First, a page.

Deforestation: Carving Up the Amazon

Roads allow human access to remote lands but often result in habitat destruction. Networks of roads in the Amazon and the rapid deforestation add to jobs and economic growth with agriculture development, as well as ranching, mining and land speculation, explains Barbara Fraser for Nature. “So far, most [roads] have encroached on forest around the edges of the basin, but they are increasingly slicing through the middle. In Brazil alone, the Amazon road system grew by an average of almost 17,000 kilometres a year between 2004 and 2007.” The Amazon rain forest is so huge that it influences climate patterns. As the forest is cut, area weather is becoming drier with less rainfall and more wildfires. The forest could eventually transform from major carbon absorber to carbon emitter. Environmentalists point to a dilemma: the need to reduce poverty and create viable livelihoods for Amazon residents versus development that could irreversibly change the climate and cause long-term environmental harm. – YaleGlobal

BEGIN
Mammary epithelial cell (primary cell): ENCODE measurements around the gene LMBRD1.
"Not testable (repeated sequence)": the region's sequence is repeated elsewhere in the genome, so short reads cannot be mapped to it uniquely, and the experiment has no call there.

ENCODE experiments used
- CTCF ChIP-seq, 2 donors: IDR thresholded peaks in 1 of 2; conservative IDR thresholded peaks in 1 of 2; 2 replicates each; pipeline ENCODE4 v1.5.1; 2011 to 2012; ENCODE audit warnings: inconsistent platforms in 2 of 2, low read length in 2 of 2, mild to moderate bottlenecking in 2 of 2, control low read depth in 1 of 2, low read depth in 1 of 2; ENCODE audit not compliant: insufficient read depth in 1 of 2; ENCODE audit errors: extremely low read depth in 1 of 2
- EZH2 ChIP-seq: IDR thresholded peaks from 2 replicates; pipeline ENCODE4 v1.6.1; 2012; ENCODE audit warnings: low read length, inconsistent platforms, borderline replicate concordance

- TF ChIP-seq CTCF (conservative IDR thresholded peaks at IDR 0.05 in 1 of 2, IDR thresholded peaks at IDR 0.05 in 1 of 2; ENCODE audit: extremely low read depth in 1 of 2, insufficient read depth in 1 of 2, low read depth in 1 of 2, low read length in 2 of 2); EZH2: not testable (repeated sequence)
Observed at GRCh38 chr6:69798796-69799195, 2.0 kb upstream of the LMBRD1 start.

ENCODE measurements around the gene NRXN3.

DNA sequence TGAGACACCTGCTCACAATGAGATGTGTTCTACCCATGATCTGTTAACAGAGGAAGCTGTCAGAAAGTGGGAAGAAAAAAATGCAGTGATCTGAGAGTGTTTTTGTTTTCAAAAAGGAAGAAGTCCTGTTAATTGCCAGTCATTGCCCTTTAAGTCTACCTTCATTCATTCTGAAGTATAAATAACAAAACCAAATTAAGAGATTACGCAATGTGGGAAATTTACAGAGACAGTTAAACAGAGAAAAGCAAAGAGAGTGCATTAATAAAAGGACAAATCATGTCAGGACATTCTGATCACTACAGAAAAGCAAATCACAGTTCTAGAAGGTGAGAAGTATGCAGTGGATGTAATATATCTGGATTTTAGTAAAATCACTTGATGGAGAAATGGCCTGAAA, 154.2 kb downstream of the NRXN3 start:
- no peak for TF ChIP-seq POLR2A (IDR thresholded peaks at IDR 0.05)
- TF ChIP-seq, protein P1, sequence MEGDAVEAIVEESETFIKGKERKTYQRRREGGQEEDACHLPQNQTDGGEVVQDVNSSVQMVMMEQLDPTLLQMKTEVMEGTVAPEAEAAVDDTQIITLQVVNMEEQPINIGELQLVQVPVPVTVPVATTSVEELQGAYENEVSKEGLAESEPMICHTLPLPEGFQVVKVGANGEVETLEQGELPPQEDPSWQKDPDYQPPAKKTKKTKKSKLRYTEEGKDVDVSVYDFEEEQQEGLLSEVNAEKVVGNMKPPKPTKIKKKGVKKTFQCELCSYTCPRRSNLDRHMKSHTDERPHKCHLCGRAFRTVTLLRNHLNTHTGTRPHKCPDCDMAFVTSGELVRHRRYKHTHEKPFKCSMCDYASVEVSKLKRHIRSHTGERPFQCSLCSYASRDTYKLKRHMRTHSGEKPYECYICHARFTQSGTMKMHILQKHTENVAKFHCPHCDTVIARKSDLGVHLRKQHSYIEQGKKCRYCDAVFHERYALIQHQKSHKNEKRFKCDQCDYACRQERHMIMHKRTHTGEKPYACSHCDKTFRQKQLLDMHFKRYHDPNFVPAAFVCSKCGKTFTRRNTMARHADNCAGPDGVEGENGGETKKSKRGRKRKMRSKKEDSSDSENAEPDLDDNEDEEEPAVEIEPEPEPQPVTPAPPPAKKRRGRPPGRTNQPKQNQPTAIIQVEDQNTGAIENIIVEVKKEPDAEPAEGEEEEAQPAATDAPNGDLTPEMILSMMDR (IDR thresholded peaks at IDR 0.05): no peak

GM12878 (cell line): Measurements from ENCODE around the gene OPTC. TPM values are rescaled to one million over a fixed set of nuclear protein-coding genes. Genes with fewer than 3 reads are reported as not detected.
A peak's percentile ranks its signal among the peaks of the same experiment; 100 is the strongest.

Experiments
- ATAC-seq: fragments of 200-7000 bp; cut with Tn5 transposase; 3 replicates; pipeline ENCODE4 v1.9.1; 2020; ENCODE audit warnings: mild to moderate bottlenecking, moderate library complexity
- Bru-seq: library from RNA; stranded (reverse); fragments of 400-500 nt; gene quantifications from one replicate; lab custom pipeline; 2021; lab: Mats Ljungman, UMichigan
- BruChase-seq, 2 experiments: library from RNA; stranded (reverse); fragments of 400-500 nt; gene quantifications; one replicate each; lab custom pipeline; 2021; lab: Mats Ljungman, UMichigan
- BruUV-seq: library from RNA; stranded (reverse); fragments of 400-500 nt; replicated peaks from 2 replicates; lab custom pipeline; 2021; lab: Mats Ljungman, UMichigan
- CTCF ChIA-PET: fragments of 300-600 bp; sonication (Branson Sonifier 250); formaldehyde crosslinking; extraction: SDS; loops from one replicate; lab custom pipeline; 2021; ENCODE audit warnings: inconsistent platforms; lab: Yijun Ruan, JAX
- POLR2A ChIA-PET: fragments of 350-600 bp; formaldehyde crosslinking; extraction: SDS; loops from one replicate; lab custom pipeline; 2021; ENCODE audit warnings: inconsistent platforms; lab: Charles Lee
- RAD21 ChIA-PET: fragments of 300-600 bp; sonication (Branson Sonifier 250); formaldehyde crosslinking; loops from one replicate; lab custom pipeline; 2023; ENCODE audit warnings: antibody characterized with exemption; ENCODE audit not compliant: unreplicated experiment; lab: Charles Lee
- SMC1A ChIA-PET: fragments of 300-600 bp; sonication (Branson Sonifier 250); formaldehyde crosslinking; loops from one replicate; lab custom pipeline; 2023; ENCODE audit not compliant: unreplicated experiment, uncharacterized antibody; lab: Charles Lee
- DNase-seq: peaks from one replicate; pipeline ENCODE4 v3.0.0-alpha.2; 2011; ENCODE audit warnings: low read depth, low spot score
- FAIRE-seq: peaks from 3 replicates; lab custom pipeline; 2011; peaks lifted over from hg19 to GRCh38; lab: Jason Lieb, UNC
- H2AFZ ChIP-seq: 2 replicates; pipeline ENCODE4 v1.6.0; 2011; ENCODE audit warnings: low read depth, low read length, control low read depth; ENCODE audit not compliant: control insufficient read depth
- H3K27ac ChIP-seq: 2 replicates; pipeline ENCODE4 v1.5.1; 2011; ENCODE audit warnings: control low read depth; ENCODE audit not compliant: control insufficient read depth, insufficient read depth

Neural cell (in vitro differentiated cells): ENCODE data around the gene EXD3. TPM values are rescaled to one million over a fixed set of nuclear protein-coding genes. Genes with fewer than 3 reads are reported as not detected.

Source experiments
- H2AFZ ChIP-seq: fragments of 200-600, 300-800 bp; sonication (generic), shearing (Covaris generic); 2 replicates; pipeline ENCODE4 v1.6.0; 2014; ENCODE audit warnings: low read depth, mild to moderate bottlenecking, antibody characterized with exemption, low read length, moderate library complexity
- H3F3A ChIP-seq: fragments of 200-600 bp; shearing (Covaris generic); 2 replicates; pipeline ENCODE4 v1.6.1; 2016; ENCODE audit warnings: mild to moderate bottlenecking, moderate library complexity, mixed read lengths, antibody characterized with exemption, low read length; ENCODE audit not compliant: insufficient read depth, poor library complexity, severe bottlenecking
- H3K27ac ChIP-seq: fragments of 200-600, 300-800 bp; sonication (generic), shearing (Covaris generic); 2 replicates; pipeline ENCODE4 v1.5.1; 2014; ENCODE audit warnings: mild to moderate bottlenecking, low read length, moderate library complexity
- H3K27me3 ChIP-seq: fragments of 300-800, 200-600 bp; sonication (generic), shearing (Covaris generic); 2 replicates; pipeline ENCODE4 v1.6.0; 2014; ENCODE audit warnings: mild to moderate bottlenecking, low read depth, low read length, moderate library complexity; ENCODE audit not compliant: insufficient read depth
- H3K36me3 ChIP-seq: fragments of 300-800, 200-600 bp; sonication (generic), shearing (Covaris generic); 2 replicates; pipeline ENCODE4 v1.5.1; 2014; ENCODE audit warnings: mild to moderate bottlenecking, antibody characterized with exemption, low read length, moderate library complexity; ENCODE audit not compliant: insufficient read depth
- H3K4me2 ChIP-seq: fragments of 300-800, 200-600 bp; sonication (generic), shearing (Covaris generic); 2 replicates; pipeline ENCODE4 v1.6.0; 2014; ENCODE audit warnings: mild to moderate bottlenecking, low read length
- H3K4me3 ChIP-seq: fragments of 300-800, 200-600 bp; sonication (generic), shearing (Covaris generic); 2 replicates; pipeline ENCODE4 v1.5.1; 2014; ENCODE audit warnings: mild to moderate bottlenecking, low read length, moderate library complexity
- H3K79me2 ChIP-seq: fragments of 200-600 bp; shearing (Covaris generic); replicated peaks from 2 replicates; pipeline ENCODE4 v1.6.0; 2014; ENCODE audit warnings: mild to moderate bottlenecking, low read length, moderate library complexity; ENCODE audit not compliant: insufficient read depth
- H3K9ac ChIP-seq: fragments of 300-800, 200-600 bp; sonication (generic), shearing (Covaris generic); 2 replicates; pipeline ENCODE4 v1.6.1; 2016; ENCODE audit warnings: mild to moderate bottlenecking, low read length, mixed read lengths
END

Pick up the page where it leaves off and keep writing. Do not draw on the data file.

Deforestation: Carving Up the Amazon

A rash of road construction is causing widespread change in the world's largest tropical forest – with potentially global consequences for global climate
Barbara Fraser
Thursday, May 22, 2014

Barbara Fraser is a freelance writer in Lima, Peru.

© 2014 Nature Publishing Group, a division of Macmillan Publishers Limited. All Rights Reserved.

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